by Monica McCafferty
Koda Miles, a recent graduate of TCC’s Associates of Arts program, will wrap up her first solo show, ‘Caught Up’ at Positive Space this weekend. For such a young artist, Koda has produced an impressive level of diverse and evocative work.
Upon entering the space currently housing most of her portfolio, curiosity is easily pulled to the abstract and thought-provoking pieces displayed around the room. One of the most striking, a twin mattress, is propped against the wall, studded with what looks like colossally overripe bananas, stitched with red lettering. A poem, inscribed on the meaningful pulp of a fruit that Koda once relied on to sustain her through a dark time. To her younger self, she has written: You learned the hard way, I know more than you did, because of that pain…
The banana makes an appearance in another piece by Koda, entitled Fruit of the Spirit. This birdcage, fashioned in the shape of a church, houses birds made of dried bananas wrapped in pages from the Bible, symbolizing the all-too-familiar collateral injustice of being born into the captivity of religion.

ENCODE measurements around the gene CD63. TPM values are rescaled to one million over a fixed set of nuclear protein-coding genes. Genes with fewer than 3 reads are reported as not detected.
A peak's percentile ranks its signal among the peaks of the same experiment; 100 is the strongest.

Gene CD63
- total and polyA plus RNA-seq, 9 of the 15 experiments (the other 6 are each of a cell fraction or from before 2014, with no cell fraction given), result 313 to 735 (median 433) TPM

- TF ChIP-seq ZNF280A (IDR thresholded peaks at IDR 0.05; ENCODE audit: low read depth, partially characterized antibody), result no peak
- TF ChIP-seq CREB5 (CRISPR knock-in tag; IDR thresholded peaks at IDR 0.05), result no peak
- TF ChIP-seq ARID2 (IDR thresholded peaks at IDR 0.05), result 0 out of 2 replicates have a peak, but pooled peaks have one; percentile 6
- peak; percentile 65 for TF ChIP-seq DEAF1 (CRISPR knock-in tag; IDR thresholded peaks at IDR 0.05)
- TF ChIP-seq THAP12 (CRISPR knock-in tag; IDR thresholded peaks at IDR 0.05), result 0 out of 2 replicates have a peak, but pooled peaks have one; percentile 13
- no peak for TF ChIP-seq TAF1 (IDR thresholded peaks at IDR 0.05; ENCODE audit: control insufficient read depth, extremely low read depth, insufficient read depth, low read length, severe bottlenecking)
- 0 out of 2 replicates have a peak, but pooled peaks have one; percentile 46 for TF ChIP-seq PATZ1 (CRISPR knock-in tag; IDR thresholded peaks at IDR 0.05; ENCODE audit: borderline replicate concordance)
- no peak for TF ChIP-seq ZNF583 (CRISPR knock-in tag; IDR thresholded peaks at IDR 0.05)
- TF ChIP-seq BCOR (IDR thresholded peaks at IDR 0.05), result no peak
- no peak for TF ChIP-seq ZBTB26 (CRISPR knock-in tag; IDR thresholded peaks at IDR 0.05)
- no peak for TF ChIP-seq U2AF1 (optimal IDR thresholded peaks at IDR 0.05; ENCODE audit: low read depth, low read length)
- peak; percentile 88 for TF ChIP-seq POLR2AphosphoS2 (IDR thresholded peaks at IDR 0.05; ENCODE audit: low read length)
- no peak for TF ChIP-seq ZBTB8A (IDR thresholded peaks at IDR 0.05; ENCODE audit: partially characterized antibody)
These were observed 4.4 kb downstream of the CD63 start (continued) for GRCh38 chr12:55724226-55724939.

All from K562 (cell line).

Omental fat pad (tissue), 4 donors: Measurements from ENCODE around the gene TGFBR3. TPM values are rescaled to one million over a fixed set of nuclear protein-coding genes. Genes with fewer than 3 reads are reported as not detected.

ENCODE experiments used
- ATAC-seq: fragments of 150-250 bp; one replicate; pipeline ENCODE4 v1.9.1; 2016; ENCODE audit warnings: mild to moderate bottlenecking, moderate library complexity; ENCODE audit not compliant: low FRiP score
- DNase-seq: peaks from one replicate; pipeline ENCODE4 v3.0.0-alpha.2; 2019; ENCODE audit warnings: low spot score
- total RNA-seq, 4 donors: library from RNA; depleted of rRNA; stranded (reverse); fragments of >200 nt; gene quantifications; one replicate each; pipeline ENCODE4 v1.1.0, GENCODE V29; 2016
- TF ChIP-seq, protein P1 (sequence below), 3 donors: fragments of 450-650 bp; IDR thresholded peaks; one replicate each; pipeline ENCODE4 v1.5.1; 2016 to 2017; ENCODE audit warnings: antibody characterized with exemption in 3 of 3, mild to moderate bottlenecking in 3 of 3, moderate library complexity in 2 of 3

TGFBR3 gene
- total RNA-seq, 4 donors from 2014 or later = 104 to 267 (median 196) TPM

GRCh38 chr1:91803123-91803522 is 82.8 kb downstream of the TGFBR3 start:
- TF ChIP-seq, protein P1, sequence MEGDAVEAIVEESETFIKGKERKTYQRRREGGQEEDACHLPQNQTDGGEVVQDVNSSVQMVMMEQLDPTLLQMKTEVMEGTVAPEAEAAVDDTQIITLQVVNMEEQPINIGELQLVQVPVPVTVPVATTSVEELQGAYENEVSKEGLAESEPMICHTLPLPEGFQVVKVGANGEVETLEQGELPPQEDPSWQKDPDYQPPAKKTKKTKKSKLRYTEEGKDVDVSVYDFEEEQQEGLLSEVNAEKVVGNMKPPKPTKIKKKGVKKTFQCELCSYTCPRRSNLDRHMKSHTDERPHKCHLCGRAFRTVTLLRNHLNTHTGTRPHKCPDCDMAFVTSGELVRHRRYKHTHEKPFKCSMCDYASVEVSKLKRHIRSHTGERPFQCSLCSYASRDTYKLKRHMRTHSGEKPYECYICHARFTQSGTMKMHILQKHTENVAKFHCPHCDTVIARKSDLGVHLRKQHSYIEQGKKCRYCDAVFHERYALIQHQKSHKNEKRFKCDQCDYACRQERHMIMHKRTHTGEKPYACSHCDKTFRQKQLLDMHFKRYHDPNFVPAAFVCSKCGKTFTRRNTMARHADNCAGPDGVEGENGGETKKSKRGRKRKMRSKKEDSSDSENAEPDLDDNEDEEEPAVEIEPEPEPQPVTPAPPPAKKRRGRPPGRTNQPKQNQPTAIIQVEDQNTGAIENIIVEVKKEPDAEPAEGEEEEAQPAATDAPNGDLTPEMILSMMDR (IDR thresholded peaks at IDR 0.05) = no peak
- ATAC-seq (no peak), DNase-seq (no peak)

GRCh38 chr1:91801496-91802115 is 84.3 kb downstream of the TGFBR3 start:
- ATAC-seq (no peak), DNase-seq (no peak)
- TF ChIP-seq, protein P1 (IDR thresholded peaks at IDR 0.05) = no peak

All of Koda’s pieces are rich with symbolism, speaking through the creation of an experience for the viewer, often taking simple yet profound truths and creating strikingly unique objects that clearly transmit the artist’s intention. Koda’s pieces fill the room with wisdom and peaceful acceptance of the shadows that follow us through life.
Rearing Fate depicts a literal example of turning death into life by presenting a worm farm, topped with her own dead hamster. And It Gets Easier is a brilliant performance depicting the pain of difficult situations.
In the middle of the room, a giant pink oyster bears a pearl—the Barbie Jeep equivalent of a coffin—symbolicizing the romanticization of suicidal ideations among teen girls. In this piece, Remember Me Now, Koda says, “It can be hard to see that people need you here in the present, although you might think that people would care more about you after you’re dead. And the way we kill oysters is really personal—with a knife while holding them.”
Rounding out the diverse pieces in this show, a large painting further displays Koda’s artistic talent. “It's a take on Rubens's Fall of Man or the story of Adam and Eve… just a gay version of it and how we were told that it was wrong to be gay, and it’s not”, she says.
In the fall, Koda will begin attending the University of Arkansas to study fine art and will continue her intensely personal and provocative work in what may be a more conservative environment. Inspired by the professors who have helped her develop as an artist, she plans to eventually teach at the collegiate level, guiding others to find healing through art.
Catch the final days of Koda’s show at Positive Space Tulsa, located at 1324 East 3rd Street, Tulsa, OK. Friday 5-9 PM and Saturday 12-5 PM.